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The Sunny Side of Things
Exploring the benefits of three-and four-season rooms


April 2018

A three- or four-season room is a great way to bring a little bit of the outside into your home. But which option is best for you, and what are the most important considerations when designing your dream sunroom?

Three Seasons vs. Four Seasons

The main difference between a three-season and four-season room is temperature control, says Jude Tindall, owner of S.E. Wisconsin Sunrooms in Brookfield.

“A three-season room is made to keep things out — water, wind, dust, bugs, rain, things like that,” Tindall adds. “A four-season room allows you to feel like you’re outside while also using heat and air conditioning.”

A four-season room is more insulated, and a three-season room is ideal for people who want the feel of being outside while still keeping the elements at bay.

“You’ll get a lot of couples where the husband loves having the air conditioning on all summer, but the wife might like being outside,” Tindall says, noting that a three-season room is a good compromise for divided households.

A four-season room is usable year-round. For many homeowners in frigid Wisconsin,

that yearlong usability is attractive. Although a four-season room usually costs a bit more to construct than a three-season room, it can increase the value of your home by adding climate-controlled square footage to the house.

Interior and Exterior Design Trends

Designing the perfect sunroom requires attention to detail from the inside out. Regardless of whether you choose a three- or four-season room, windows and weatherproofing will be major considerations.

As you design the exterior of the sunroom, CertainTeed Siding Marketing Director Matt Gibson suggests considering whether you want it to look like a natural extension of your home or stand out as an accent. If the goal is to match your home, you’ll want to choose a siding that closely matches the wood grain and color on the rest of the house.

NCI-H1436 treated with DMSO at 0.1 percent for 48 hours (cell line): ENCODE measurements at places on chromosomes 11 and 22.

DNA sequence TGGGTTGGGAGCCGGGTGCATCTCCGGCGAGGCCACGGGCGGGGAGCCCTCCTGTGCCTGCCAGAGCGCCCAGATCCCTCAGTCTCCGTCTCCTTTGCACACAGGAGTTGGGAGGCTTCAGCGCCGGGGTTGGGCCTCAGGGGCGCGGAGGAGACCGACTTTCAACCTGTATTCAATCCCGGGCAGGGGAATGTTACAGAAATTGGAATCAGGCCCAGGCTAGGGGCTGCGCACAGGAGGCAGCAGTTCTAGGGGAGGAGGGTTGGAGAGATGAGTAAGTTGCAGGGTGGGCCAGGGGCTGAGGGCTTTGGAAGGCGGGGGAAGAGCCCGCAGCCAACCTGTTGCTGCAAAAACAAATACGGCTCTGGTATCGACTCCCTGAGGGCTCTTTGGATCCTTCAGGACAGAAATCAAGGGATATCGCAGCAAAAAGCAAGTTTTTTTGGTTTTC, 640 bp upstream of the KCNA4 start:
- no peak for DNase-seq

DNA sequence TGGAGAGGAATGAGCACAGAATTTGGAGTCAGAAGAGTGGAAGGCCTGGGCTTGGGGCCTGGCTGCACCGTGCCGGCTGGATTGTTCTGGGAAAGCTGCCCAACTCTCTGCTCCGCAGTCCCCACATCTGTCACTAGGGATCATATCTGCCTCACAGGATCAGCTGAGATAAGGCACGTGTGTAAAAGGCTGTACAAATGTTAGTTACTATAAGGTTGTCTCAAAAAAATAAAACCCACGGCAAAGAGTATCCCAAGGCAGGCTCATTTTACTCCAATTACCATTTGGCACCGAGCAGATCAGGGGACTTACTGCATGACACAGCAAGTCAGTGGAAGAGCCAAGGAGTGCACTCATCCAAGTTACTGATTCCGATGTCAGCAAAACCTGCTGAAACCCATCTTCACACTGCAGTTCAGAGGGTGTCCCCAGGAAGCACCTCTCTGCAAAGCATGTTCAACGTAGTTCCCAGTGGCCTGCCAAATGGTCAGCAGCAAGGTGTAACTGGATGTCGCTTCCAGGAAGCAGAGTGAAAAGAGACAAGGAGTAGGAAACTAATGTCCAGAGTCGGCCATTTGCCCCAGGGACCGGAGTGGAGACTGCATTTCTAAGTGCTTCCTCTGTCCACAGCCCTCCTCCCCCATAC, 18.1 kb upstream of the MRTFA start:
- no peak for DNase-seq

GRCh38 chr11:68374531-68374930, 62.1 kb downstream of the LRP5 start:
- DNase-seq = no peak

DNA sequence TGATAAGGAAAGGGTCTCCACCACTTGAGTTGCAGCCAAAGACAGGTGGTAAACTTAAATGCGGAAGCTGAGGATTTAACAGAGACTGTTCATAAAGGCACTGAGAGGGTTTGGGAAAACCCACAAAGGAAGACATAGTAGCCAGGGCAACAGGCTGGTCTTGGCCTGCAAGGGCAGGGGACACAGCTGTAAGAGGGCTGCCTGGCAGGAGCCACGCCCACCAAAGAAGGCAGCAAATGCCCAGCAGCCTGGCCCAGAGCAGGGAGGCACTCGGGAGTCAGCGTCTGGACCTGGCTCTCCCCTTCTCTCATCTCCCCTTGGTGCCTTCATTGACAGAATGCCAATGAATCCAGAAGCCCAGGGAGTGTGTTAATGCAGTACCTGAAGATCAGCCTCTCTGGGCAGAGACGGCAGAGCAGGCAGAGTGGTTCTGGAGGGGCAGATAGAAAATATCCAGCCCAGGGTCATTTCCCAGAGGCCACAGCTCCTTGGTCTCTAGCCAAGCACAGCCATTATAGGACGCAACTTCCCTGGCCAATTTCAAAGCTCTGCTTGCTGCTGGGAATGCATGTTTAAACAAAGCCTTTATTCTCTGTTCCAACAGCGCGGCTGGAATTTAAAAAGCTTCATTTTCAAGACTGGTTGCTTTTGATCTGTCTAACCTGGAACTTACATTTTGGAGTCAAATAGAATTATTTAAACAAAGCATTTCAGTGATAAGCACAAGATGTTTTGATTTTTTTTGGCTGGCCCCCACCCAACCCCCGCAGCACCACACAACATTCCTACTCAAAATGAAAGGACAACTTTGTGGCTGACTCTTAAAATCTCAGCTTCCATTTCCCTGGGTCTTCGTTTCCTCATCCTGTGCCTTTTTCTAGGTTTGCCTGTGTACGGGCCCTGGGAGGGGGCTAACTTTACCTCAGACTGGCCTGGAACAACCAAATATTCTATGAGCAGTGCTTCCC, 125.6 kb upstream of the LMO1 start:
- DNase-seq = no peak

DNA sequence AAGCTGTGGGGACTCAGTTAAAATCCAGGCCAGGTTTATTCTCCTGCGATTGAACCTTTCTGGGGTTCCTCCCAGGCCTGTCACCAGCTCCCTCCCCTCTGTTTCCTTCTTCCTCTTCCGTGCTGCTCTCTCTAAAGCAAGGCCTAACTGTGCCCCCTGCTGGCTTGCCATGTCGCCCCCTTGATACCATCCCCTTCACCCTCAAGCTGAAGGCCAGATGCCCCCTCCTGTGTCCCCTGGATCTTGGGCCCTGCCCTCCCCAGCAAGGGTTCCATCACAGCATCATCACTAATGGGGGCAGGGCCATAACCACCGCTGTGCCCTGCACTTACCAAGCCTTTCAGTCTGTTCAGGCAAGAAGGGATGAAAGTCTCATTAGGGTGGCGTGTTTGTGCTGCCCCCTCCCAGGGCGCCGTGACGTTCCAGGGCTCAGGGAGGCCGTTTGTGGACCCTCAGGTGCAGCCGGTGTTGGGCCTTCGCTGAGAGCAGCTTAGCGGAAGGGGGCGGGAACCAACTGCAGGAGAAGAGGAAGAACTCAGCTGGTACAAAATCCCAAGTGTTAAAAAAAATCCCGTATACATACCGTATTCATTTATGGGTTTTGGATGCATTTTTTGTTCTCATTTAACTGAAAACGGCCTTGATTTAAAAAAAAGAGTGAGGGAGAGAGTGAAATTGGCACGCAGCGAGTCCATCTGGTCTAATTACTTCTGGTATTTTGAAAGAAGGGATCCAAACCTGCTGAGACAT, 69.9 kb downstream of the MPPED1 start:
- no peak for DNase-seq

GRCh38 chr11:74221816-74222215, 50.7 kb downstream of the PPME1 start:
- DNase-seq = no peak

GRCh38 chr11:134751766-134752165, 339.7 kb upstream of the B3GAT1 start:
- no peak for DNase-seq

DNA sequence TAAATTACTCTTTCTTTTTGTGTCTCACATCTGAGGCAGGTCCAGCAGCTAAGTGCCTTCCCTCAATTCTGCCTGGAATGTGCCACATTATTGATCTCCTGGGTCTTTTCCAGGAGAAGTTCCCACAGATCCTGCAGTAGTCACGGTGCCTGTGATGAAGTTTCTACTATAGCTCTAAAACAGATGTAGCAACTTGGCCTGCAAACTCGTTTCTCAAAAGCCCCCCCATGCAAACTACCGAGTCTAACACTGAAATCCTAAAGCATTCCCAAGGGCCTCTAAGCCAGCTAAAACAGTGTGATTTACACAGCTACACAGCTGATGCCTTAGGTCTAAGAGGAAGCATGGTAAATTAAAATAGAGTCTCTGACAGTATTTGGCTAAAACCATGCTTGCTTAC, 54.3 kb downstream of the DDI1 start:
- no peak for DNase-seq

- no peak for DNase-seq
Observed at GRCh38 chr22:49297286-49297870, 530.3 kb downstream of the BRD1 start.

Homeowners looking to make a bolder statement often opt for wood or cedar shake siding, Gibson adds. Wide trim also helps windows pop, and an exterior stone façade can double as an attractive accent that helps manage water flow away from the roof and walls.

“Sunrooms are often an extension of the home, but people want (the room) to stand out a little bit,” Gibson says. “The trends are more toward adding a little pop or a little flair of design.”

As sunrooms have become more customizable, the sky is the limit when it comes to interior design, Tindall notes.

“As far as the interior touches, we’re seeing three-season rooms (that) tend to feature the wicker style of outdoor furniture,” he explains. “In four-season rooms, people tend to be decorating just like they would in their house, with traditional sofas.”

Tindall has also noticed an uptick in homeowners requesting sunroom wet bars, which creates a relaxing social space and utilizes the room as a sun-soaked den.

As design trends shift away from perfectly matching the rest of the house, homeowners have more opportunity than ever to flex their design skills and add personal touches to their sunrooms.

“Some people have a house built in the early ’90s with a lot of oak, but then in the sunroom they’ll make it more contemporary and modern,” Tindall says.

This story ran in the April 2018 issue of: